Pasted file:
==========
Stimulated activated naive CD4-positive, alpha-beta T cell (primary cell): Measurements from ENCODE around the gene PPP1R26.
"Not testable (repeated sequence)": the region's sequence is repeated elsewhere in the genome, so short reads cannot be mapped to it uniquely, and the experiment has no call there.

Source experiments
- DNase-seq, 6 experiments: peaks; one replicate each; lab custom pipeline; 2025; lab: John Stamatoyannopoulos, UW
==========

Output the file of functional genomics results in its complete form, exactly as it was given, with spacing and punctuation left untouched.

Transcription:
Stimulated activated naive CD4-positive, alpha-beta T cell (primary cell): Measurements from ENCODE around the gene PPP1R26.
"Not testable (repeated sequence)": the region's sequence is repeated elsewhere in the genome, so short reads cannot be mapped to it uniquely, and the experiment has no call there.

Source experiments
- DNase-seq, 6 experiments: peaks; one replicate each; lab custom pipeline; 2025; lab: John Stamatoyannopoulos, UW